Problem Description

m pile of stones, two people take turns. They can only take stones in one pile. The winner who takes the first wins. The negative output of the winner who takes the first wins is No. for example, the winner who takes the first in 5 piles of 5, 7, 8, 9 and 10 wins. When the winner takes stones for the first time, he can take 7 from the pile with 8 and leave 1, or take 9 from the pile with 9 and leave 0, or take 7 from the pile with 10 and leave 3

Input

Input multiple groups. The first line of each group is m, m < = 200000. The following M non-zero positive integers. m=0 exit

Output

First mover negative output No. first mover wins, outputs Yes, and then outputs all the methods of the first fetch of the first time. If you take several stones from the heap with a stones and leave b, you will win and output a and b. see Sample Output

Sample Input

2

45 45

3

3 6 9

5

5 7 8 9 10

0

Sample Output

No

Yes

9 5

Yes

8 1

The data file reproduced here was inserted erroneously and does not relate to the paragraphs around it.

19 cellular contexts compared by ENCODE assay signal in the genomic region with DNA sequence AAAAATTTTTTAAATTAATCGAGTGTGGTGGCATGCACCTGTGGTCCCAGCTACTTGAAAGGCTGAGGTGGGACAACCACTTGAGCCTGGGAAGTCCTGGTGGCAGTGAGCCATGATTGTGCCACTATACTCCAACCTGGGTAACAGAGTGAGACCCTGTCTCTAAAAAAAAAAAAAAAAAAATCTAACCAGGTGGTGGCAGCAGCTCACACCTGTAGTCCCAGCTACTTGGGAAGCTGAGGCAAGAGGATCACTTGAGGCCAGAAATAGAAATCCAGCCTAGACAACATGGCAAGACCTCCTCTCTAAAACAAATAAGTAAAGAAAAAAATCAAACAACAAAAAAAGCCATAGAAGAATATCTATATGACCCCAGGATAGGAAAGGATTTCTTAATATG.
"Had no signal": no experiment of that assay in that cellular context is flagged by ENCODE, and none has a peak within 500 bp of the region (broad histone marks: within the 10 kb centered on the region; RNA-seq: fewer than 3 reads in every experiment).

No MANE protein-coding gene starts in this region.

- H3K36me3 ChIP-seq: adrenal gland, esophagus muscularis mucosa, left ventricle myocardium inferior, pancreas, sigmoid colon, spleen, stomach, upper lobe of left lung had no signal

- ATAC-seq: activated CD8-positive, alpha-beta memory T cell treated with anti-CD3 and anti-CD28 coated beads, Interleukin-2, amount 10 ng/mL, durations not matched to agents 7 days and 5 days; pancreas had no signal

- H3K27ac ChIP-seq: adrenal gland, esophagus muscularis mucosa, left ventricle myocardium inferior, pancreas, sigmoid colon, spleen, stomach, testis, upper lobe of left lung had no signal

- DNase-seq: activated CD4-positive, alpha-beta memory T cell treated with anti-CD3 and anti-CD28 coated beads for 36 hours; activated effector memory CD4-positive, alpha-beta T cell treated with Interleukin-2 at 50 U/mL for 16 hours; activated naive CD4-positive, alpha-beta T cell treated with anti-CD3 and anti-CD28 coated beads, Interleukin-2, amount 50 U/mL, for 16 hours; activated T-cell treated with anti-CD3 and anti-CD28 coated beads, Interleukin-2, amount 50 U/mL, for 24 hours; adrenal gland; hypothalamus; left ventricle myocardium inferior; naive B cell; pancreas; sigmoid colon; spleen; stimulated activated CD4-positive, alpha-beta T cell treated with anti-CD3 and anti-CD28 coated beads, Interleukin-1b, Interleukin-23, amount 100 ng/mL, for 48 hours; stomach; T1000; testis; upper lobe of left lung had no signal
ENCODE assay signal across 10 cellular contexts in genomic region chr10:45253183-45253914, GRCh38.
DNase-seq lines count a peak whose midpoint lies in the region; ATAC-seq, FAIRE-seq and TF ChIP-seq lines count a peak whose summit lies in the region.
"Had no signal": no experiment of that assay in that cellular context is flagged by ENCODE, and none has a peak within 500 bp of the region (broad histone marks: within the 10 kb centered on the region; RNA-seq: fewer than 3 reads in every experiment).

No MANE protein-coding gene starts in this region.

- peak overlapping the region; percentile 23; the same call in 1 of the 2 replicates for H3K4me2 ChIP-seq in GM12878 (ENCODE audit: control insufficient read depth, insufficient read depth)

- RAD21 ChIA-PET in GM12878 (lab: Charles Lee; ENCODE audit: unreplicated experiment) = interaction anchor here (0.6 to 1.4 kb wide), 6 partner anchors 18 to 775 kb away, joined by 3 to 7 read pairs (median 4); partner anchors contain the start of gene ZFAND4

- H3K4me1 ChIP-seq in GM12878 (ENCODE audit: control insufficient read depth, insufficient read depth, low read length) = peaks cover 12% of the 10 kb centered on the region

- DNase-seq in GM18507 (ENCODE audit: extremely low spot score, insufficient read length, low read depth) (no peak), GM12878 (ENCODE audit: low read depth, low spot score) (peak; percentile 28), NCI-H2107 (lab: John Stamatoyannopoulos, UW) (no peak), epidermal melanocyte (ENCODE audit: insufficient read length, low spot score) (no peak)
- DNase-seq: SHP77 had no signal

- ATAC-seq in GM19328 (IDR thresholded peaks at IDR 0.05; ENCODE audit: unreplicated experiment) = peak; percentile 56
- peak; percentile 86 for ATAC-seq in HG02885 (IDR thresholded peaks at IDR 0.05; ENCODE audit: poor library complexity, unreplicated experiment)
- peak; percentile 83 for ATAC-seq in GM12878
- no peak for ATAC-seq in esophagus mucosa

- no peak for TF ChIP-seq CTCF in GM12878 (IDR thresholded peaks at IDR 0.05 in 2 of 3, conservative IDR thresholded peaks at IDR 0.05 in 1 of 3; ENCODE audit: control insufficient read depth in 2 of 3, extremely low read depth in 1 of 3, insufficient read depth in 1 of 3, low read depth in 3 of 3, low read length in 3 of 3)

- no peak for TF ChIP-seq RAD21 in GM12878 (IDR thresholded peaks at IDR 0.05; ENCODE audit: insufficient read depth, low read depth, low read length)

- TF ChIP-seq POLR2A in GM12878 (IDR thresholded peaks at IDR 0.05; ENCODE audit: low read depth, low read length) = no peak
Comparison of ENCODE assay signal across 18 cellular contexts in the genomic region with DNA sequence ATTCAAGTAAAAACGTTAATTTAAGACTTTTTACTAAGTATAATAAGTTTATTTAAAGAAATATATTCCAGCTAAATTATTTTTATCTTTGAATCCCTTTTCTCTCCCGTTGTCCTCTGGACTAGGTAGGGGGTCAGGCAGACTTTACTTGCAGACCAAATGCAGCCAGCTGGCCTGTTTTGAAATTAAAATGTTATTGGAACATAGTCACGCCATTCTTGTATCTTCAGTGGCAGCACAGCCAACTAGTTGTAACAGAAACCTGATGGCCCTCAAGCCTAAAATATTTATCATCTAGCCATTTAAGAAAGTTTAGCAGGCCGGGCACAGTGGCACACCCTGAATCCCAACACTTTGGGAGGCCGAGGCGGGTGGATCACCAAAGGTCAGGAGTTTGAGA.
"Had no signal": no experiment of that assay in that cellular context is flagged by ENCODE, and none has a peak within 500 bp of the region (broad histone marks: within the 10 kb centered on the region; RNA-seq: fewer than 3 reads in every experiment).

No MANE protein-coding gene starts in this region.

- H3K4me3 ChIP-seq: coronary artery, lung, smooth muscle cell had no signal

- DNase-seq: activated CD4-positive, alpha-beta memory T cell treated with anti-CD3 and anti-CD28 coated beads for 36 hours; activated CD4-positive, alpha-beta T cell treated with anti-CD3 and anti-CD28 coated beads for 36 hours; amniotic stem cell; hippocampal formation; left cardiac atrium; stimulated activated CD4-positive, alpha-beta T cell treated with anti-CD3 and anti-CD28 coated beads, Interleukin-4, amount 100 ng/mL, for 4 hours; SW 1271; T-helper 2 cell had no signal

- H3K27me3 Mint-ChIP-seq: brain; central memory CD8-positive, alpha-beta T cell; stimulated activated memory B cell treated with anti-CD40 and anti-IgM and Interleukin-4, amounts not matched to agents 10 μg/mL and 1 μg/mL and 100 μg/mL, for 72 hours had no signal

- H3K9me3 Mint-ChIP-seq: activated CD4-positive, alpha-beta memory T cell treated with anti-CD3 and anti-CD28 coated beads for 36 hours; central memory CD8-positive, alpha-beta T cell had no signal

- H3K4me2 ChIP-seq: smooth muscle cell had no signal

9 0

10 3

The stone game is a classic Nim game problem.

There are n piles of stones, and there are ai stones in the i pile. The two players take turns to choose one pile at a time and take away as many stones as they want. You can take away one pile, but you can't take it without taking it. The man who took the last stone won.

There is no draw in the game, only two situations: the first hand must win and the first hand must lose.

For this kind of problem, there is such a theorem: the first hand in NIM game must win if and only if a1 xor a2 xor a3 xor... XOR an= 0

(on the contrary, if and only if a1 xor a2 xor a3 xor... xor an = 0)

xor represents the "xor" in the bit operation. The above formula is the xor sum of the number of stones in each pile.

We don't have to find out why we must find the exclusive or sum of the number of stones for this game. This is just a more appropriate and convenient solution to solve this kind of problem. If we can find other ways, we can also use it.

The proof of this theorem is the key to solve this problem.